Got some questions, and this is as good a topic as any. I've heard the argument that Wine Is Notan Emulator, but I don't understand it. Can anyone explain that? -- Mike Helland
You can think of an emulator as a program that simulates an environment.. usually a hardware environment, like a program that emulates a PalmPilot, and can be used for testing programs for the PalmPilot platform. Wine is, I believe, meant to be a platform itself... a Clone of Windows, separate but equal. Mac Os X has an emulation layer so it can run programs written for older MacOs versions, but in those cases it has to imitate the older Mac hardware. Wine is running on the same hardware Windows would run on, but just Clones the API calls that a Windows program wants to use. (this is just my understanding of it) - ?wgcs
http://dictionary.reference.com/search?q=emulate It appears that what WINE does meets all 3 defintions of "emulate", leading me to believe that it is a Windows Emulator. I would like to know if WINE is trying to avoid calling itself an emulator for legal reasons, if so, this doesn't sound like something I want to get tangled in. But legal or not is not the main issue, my second question has to do with whether its personally justifiable (right or wrong) or not in the first place.
I'm sure that part of the reason that WINE == Wine Is Notan Emulator is simply nostalgia and wit to be like GNU == Gnu's Not Unix.
However, the answer given at http://www.winehq.org/?page=faq#Is_Wine_an_emulator is basically what I pointed out... it doesn't emulate a complete Windows environment, it just is a set of libraries that still must live on a compatible Intel CPU. Remember, Linux/Unix/GNU can run on many more CPU's, and if, say, they are on a RISC CPU, Wine won't help get Windows programs to run. The Intel CPU still directly executes the Win32 EXE... Wine is just a set of additional libraries, it doesn't emulate a Wintel machine. (I'm sorry if I repeat myself... I don't feel like any of the times succinctly includes all my thoughts) - ?wgcs
Thanks, I checked out the FAQ at winehq too. I think its fair to say that WINE is not a machine emulator (which is probably important considering there are Windows machine emulators for Linux that WINE would like to distinguish itself from) but it is still a Windows API emulator.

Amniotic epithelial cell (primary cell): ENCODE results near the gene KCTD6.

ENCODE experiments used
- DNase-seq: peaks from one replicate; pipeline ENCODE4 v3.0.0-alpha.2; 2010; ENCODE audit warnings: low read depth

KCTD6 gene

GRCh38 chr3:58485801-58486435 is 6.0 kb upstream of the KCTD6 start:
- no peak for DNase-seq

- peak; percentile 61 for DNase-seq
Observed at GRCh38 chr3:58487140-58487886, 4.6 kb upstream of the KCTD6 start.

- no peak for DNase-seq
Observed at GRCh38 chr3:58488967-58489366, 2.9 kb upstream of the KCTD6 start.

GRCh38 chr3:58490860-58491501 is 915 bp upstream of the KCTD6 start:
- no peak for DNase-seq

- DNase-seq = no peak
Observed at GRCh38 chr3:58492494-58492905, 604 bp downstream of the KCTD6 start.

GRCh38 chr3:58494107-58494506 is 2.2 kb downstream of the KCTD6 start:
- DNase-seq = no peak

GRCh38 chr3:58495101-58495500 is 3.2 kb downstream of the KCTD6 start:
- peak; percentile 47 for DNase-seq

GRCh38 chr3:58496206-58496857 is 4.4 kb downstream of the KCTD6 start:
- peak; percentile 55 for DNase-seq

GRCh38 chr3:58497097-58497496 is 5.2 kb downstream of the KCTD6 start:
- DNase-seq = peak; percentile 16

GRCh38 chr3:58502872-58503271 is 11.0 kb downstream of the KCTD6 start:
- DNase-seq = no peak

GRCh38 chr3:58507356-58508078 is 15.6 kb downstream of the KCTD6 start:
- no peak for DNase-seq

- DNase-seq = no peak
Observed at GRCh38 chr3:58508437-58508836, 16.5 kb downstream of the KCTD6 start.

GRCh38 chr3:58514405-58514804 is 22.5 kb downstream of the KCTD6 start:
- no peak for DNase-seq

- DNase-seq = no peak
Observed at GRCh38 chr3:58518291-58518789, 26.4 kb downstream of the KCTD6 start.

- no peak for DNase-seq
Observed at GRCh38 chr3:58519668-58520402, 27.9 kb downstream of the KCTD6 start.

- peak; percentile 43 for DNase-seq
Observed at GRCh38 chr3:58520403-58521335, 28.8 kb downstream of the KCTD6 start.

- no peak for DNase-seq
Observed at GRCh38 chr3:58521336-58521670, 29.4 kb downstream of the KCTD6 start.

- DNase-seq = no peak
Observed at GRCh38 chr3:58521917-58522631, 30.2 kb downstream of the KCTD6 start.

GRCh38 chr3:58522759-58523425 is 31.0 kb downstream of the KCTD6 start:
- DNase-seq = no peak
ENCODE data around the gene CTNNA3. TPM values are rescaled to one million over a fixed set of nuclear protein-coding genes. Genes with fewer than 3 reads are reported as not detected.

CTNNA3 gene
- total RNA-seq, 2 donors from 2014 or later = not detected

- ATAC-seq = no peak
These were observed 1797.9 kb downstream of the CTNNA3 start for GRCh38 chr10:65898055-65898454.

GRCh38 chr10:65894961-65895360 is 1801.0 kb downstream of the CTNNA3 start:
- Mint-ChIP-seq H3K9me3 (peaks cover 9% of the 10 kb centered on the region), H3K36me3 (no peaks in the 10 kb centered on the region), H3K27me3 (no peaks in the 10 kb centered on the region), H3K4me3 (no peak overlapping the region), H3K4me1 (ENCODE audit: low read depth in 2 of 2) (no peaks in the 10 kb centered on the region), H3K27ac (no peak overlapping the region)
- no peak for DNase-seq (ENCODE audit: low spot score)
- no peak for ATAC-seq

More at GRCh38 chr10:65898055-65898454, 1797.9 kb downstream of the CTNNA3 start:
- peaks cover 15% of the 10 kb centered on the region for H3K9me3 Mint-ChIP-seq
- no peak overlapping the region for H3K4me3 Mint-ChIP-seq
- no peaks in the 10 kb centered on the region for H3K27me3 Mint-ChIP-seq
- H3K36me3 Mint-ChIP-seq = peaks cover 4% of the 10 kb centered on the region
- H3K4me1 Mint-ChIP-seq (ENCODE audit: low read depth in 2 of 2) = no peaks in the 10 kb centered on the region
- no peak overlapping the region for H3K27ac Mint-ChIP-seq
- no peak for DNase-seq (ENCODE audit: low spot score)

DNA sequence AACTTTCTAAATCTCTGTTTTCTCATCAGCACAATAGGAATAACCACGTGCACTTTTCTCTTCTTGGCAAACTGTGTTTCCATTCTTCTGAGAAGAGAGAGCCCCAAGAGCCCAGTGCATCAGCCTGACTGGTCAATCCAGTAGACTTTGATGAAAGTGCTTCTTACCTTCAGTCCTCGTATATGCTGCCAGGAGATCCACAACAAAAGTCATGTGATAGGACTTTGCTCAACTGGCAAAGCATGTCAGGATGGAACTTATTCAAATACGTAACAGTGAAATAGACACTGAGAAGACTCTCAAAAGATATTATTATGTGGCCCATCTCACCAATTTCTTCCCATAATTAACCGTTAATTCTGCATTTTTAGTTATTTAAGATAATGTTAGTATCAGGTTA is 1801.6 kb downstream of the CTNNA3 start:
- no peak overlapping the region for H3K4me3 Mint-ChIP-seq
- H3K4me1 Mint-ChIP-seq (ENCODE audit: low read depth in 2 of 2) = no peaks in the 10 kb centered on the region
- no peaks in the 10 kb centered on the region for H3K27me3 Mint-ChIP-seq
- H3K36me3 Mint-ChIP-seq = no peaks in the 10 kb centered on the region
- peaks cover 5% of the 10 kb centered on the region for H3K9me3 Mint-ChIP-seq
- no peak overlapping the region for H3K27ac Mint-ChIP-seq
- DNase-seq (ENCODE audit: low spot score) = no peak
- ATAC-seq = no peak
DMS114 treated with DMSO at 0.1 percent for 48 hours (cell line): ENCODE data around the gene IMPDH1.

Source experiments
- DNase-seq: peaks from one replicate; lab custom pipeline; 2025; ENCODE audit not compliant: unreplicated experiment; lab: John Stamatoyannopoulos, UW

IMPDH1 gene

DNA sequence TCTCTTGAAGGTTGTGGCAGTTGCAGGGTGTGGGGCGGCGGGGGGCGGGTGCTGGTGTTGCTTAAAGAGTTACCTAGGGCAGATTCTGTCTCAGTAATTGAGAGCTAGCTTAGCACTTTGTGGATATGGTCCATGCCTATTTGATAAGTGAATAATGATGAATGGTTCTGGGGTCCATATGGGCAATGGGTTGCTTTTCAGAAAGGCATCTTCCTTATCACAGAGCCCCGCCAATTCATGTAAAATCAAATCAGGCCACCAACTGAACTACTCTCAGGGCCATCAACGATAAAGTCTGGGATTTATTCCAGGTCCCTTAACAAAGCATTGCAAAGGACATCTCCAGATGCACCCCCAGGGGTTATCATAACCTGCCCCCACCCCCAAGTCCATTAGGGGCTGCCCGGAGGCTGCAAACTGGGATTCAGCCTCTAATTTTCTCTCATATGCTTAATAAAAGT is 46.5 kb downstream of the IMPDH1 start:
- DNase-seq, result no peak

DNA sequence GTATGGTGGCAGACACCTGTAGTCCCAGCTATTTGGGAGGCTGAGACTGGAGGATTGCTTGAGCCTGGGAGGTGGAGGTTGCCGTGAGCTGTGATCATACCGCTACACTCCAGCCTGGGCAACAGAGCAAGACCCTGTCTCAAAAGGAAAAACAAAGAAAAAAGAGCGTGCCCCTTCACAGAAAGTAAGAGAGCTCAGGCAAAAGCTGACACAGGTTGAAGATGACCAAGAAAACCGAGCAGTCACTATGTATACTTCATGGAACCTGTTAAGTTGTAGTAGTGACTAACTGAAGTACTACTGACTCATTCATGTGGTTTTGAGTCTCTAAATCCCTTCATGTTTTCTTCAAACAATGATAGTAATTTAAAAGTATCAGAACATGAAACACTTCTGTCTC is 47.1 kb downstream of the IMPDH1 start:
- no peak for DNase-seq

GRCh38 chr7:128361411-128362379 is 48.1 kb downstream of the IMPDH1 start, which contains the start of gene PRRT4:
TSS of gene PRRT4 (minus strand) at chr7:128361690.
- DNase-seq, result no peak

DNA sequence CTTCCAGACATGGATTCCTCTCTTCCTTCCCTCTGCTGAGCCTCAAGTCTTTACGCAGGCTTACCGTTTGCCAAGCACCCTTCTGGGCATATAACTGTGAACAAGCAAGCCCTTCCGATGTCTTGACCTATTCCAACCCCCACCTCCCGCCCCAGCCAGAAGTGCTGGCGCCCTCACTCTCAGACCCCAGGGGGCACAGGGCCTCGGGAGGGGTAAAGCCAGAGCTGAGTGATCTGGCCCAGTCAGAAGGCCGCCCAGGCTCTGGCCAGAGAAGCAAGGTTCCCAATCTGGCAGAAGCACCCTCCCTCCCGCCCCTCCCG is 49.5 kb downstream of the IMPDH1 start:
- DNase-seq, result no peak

And my second question is, even if it's not an emulator, why is Windows and its API good enough to reverse engineer and emulate (or not) on another platform, but not good enough to pay for and run as the software was intended to be run? -- Mike Helland
Mike, regarding your second question... You want people to be rational? < < g > > Actually, I think a lot of this is based in envy. Some of it comes from folks who don't have the $$. Probably a lot comes from the semi-genetic paranoid nature of xBase developers who have a long history of being taken advantage of by the provider of their xBase-flavored software development package of choice. Some from folks who just refuse to like MSFT for whatever reason (real or imagined).
Seems to me that the rational aproach is to simply ask one's self "What do I need to use to meet the needs of my client or employer?"
Not really difficult when you get past the emotion. -- Doug Dodge
This is basically where Wine positions itself: "First Wine is not about running Windows but about running Windows applications" (from the Wine FAQ) -- ?wgcs
I got a few reasons:
1. The same reson WinXP has a 16 bit virtual machine for running dos apps: It would be a pain to have to have a 2nd box or duel boot so that you could keep running that old app that hasn't been ported.
2. There is Also Cygwin which allows you to run Unix apps on Windows.
3. Same reason most of us use PC compatibles (for you youngens, it used to be The IBM PC, and then a bunch of knockoffs that were mostly compatable.)
4. You want the features of the Linux OS and an app written for windows. Features: the ext3 file system that may be more resistant to curuption than fat or ntfs, better use of mutiple CPU's, less chance of security breach. Note: this is not about the validity of the features, just that somone wants them, which explains why someone would want to use wine.
( Topic last updated: 2005.01.28 07:00:03 AM )